Eilean Donan Castle is one of Scotland’s most iconic castles. Its dramatic location on a small island at the meeting point of three great sea lochs at the Kyle of Localsh, attracts thousands of visitors including film crews of major blockbusters such as James Bond ‘The World is Not Enough’.
Architect Lachie Stewart of ANTA Architects has a long-standing family relationship with the Castle. His great grandparents, Craig and Bella Gilstrap, restored it in the Arts & Crafts style during the 1920s. More recently he has been directly involved for almost 30 years since completing restoration works in the early 1990s then designing the first visitor centre in 1998/9 and this building’s subsequent extension in 2005.
The new visitor centre creates a protected inner space for the Castle in its exposed maritime position. The original ‘U’ shaped visitor centre was open to the sea and prevailing wind from the south west. This has been screened off by the new building which creates a full enclosure to the courtyard and provides valuable shelter for those buying tickets. The pitched roof cantilevers almost 3 metres at both ends of the building providing visitors with much needed protection as transactions take place below. Two deep glulam beams support the roof and roof light, giving it a distinctive character.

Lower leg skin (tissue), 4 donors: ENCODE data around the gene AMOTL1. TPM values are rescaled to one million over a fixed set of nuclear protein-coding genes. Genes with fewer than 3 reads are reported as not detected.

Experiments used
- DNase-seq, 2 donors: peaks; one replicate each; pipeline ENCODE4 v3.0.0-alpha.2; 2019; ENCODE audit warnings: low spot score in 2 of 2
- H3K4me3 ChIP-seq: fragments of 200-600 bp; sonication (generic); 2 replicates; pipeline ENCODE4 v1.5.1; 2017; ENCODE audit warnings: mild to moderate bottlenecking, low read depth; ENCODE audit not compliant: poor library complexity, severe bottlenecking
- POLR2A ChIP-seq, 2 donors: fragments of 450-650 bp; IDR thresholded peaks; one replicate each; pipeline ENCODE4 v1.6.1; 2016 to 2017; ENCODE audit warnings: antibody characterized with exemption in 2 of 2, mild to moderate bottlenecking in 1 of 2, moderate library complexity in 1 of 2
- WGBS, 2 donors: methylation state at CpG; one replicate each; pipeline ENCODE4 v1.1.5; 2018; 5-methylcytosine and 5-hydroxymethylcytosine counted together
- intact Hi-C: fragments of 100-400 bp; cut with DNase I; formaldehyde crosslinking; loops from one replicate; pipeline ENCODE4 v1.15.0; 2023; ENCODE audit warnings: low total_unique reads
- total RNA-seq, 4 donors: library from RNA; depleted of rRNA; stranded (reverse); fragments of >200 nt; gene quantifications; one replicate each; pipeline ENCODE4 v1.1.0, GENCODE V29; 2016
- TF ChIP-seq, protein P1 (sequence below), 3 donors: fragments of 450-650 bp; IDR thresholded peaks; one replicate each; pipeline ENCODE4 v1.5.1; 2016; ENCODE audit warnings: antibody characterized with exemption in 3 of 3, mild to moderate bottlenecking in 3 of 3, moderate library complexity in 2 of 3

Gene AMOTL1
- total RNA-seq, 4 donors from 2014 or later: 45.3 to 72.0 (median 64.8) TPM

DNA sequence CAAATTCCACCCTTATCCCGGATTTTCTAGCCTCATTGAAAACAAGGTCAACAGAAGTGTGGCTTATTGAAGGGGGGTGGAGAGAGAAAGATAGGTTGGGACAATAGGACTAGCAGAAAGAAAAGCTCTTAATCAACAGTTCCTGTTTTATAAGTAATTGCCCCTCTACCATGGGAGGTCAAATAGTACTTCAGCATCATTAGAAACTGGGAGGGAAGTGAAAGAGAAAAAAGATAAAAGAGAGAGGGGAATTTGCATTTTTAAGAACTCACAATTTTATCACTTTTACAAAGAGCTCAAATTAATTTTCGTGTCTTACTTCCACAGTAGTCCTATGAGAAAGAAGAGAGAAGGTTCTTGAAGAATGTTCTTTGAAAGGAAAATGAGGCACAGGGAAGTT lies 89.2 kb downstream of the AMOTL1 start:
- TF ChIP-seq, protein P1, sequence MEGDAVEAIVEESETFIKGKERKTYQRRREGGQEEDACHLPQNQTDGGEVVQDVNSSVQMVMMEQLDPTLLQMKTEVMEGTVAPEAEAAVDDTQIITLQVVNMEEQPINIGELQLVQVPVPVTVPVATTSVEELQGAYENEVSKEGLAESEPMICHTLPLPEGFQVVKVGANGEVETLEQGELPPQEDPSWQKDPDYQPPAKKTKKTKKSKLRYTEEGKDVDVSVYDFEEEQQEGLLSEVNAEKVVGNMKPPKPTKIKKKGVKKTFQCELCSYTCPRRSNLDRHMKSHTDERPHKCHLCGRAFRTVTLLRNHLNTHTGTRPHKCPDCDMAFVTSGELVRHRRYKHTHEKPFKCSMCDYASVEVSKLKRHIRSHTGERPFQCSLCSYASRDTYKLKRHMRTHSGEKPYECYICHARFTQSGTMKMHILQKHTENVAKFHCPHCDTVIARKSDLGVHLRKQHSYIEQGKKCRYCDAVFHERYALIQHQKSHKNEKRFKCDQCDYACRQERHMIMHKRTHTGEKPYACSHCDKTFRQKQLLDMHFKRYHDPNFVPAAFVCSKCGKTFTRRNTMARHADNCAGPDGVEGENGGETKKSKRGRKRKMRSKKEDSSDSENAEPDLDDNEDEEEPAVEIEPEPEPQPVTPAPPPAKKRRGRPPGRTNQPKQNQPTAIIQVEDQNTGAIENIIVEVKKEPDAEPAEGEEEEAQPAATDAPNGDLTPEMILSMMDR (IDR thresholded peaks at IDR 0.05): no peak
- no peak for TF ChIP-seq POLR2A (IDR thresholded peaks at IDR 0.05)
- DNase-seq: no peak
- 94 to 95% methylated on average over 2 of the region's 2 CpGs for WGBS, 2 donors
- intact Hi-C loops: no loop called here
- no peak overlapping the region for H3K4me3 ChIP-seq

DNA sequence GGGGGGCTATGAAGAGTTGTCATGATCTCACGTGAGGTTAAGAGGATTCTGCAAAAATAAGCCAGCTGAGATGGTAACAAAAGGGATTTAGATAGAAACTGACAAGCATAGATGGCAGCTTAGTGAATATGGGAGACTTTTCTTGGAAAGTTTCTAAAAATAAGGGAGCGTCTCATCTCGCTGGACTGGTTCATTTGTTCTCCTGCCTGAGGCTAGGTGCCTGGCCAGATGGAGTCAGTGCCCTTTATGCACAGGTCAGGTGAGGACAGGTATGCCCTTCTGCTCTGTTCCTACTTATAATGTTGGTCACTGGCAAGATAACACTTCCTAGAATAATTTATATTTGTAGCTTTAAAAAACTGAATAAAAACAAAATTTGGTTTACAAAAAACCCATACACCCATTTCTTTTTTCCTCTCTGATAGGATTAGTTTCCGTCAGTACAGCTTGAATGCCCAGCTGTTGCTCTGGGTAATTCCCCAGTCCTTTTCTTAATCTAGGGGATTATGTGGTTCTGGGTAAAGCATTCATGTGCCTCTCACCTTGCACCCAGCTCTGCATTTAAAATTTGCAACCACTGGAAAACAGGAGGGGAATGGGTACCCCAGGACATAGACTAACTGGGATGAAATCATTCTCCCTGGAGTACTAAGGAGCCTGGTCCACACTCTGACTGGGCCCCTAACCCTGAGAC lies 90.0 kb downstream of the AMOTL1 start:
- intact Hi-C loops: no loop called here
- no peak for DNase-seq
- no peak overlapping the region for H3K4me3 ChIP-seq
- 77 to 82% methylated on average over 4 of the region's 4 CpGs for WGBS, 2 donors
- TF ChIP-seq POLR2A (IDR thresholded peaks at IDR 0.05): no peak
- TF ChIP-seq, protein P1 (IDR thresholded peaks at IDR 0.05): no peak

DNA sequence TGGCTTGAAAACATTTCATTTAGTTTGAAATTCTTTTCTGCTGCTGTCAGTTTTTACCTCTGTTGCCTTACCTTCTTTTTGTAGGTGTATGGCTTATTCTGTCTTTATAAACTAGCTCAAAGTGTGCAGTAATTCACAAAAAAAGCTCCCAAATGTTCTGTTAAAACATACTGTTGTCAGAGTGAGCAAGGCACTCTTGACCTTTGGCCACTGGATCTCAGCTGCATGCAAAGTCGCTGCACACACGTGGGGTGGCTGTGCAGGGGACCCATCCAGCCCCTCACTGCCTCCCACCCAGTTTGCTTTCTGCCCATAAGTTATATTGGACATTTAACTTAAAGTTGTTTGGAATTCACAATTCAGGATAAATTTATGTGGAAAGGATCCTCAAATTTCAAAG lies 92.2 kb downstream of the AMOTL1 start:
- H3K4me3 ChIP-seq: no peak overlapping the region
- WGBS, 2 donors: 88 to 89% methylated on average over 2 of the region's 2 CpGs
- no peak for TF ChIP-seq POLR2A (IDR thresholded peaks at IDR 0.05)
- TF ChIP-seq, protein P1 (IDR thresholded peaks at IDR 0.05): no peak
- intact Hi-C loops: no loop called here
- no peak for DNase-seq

The new building has two floors: the ground floor houses an automated ticketing facility, the newly introduced multi-language audio guides and a food preparation area for the new ‘street food’ offering, which reduces the need for an internal café space. The first floor is divided into three spaces with a manager’s office at one end and a boardroom at the other. The central area provides a roof-lit, open plan office space for the sixty strong Castle team.
Internally the CLT has been left exposed throughout with surface mounted services giving an industrial feel which contrasts well with the historic context of the castle. It was important for the new building to be subservient to the castle. All the Castle’s other buildings are very simple in terms of their roofscape and their vernacular design is almost agricultural. The new extension embraces and develops this theme.
A total of 150m3 of CLT was used in the construction of Eilean Donan Castle Visitor Centre which equates to 110 tonnes of CO2 being removed from the atmosphere when the trees were growing and stored to the wood product over its lifetime. Wood is a renewable construction material and the length of time required to grow this wood again in the Austrian forest is under a minute, 50.4 seconds.
Client: Conchra Charitable Trust
Architects: ANTA Architects
Timber Engineers and Specialist Installers: EURBAN
Engineers: Price & Myers
Main Contractors: William Gray Construction WGC (Scotland) Ltd
Suppliers: Stora Enso